But many of the traditional scams remain tops and have more targets since many Americans are at home and using their smartphones as their main communications device for work and personal calls. 

"The reality of it is the fraudsters are always changing tactics," said Hiya president Kush Parikh. "They are always trying to figure how to pounce on whatever the latest trend is and obviously right now there’s fraud happening around vaccinations. There’s this cat-and-mouse game always happening."

The harms of not answering

The amount of consumers not answering unidentified calls (94%) is significantly higher than a year ago (72%), Hiya found. It may seem counterintuitive, but that increased rate of unanswered calls can lead to more calls being initiated.

Businesses have expensive call centers, too, and when phone call account services aren't answered, "whether that’s customer service or sales … if people end up not answering those calls what do they end up doing? They call more," Parikh said. "So legitimate businesses not just fraudsters are actually calling more because people are answering less." 

Public health can be impacted, too, as COVID-19 vaccine scams have more than doubled since September, Hiya's data finds. Scammers can take advantage of interest in getting vaccinated – and confusion about the vaccination process – to lure victims.

Hiya estimates it saved its corporate and consumer customers about $2.3 billion in 2020. But that doesn't take into account the lost time that scam victims spend extricating themselves from scams. Add that in and the lost funds and productivity to scam calls likely surpassed $10 billion last year, Parikh said.

Regulators, wireless providers and security companies have focused on blocking robocalls. 

The Federal Communications Commission and Federal Trade Commission have fined phone companies allowing coronavirus-related robocall scams. The FTC has worked with the Justice Department to block illegal robocalls and the FCC is requiring phone companies to adopt new caller ID features by June 30, 2021. Those actions would combat "spoofing," where a false caller ID makes a call appear to be coming from a nearby location.

How to rebuff robocalls

  • Hang up. If you answer the phone and hear a recorded message, you can hang up. It's likely a scammer.
  • Use call blocking technology. Wireless providers including AT&T, T-Mobile and Verizon have also adopted technology to block calls from getting to consumers, so check with your provider about possible call blocking features. 
  • Check the number. Remember, a scammer can make their call look like its coming from a local number.
  • Read up on robocalls. For more information about robocalls, scam calls and call blocking go to the FCC website and FTC website.

Follow Mike Snider on Twitter: @MikeSnider.

SMSFacebookTwitterEmail

Источник: https://www.usatoday.com/story/tech/2021/02/12/robocalls-scammers-fraud-phone-calls-increase-fcc-ftc-efforts/6706727002/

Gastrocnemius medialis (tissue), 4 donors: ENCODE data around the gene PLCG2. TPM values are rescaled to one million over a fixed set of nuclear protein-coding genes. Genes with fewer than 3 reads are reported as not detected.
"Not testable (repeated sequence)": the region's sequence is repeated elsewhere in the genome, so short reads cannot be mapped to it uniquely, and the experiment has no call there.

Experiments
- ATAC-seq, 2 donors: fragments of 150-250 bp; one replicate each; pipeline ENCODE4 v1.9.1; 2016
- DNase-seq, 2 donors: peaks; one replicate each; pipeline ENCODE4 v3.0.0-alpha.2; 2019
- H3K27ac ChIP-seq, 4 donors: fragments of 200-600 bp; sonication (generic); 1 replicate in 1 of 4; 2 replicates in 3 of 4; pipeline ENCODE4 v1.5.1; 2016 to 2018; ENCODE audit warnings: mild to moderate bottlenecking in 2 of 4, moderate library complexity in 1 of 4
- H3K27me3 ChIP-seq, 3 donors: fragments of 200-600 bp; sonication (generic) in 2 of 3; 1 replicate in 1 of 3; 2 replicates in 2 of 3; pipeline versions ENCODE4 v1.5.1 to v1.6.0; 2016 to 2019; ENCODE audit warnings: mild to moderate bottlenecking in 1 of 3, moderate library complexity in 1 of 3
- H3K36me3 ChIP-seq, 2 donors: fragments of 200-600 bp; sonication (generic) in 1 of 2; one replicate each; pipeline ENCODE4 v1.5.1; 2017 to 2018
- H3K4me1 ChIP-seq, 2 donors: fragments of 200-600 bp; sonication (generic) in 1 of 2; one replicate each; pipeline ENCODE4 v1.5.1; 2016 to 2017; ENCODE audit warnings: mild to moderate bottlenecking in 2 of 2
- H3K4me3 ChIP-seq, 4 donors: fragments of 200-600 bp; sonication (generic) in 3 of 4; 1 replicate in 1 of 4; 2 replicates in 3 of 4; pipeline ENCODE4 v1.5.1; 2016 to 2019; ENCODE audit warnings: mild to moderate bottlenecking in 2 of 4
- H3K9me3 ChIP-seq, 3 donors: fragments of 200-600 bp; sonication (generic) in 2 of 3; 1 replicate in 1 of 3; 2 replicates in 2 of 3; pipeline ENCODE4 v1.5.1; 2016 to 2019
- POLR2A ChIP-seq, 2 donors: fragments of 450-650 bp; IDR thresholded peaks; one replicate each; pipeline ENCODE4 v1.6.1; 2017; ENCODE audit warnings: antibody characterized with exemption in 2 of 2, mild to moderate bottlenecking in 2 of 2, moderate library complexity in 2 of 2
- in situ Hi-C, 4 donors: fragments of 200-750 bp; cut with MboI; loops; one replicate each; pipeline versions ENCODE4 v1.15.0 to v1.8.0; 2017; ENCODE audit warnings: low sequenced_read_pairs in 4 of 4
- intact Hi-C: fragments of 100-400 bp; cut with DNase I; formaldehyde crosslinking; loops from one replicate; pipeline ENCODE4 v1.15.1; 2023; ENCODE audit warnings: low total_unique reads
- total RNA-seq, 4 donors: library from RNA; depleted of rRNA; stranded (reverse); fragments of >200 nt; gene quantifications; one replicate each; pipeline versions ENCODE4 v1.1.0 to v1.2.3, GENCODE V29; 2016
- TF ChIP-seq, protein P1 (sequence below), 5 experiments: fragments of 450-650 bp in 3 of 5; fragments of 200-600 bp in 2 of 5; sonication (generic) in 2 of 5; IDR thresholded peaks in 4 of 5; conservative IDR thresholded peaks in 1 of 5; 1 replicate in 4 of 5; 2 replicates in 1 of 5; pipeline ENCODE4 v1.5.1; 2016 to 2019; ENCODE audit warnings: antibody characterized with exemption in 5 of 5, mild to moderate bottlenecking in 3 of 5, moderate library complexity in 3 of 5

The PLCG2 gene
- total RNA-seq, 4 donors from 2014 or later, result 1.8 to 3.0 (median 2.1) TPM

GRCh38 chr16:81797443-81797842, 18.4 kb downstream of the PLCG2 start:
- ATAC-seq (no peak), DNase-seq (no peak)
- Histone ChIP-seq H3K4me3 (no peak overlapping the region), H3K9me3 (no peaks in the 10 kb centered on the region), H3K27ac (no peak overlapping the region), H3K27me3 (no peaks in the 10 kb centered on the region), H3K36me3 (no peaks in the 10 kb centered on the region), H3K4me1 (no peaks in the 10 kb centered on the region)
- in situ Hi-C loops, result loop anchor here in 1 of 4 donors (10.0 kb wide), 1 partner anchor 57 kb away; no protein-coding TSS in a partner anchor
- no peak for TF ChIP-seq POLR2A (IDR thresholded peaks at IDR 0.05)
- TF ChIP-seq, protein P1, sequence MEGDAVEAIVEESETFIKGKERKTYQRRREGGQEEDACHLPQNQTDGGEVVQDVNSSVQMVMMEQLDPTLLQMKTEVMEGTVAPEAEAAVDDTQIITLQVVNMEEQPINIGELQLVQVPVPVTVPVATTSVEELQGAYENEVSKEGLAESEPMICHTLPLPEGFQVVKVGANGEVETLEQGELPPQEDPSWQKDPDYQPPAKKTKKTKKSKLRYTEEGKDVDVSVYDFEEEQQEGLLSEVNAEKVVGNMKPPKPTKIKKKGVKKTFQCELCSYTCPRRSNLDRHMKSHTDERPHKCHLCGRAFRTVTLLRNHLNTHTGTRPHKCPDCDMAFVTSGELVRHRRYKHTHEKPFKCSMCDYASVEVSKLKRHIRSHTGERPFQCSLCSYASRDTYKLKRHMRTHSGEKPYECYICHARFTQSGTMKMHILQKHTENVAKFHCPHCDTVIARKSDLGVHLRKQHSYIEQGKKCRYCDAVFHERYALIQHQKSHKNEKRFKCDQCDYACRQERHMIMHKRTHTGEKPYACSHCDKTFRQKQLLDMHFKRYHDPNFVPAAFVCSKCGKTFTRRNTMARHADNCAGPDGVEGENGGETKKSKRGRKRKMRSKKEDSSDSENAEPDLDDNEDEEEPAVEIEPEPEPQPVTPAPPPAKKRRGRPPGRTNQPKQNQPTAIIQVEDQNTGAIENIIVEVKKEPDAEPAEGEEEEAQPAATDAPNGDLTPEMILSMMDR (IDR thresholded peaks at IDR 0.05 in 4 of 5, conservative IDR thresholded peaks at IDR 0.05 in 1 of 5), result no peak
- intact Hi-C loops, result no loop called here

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The inmate must complete and sign an Offender Telephone List – Inmate Phone Policy “Indiana Code – 11-8-2-5(a)(8), identifying no more than 20 names and the telephone numbers of who could be called.

The 20 names are for 20 individuals, regardless of whether they have the same telephone number.

There are several ways to receive calls from inmates, including collect, prepaid collect, and inmate debit calls. Inmates have the option of placing collect calls to telephone numbers approved by the correctional facility. Collect calls are billed to the called party every month through their phone carrier company.

If you receive a high number of collect calls, you may have reached the billing limit allowed by your local phone company. Once you reach a maximum phone bill amount, you may be at a risk of being blocked from receiving future collect calls from an inmate. In such instances, you can call GTL at 800-483-8314 to sign up for a prepaid calling account and begin receiving calls again.

You can sign up for a prepaid calling account today if you experience any of the following:

• You have a collect call restriction by your local phone provider
• You have exceeded the collect call limit
• You are unable to receive inmate calls on your cell phone, office phone call account services, hospital phone or other commercial phone numbers
• Your local telephone company does not bill for inmate collect calls
• Your phone number is blocked from receiving inmate collect calls
• You have a high collect call bill and want to manage your calling budget

Please note in order to receive calls to cell phones, inmates must call either prepaid collect or use their inmate debit calling account.

Источник: https://www.gtl.net/in-telephone-service/

Scammers can use the internet to make calls from all over the world. They don’t care if you’re on the National Do Not Call Registry. That’s why your best defense against unwanted calls is call blocking and call labeling. Which type of call-blocking or call-labeling technology you use will depend on the phone — whether it’s a cell phone, a home phone that makes calls over the internet (VoIP), or a traditional landline.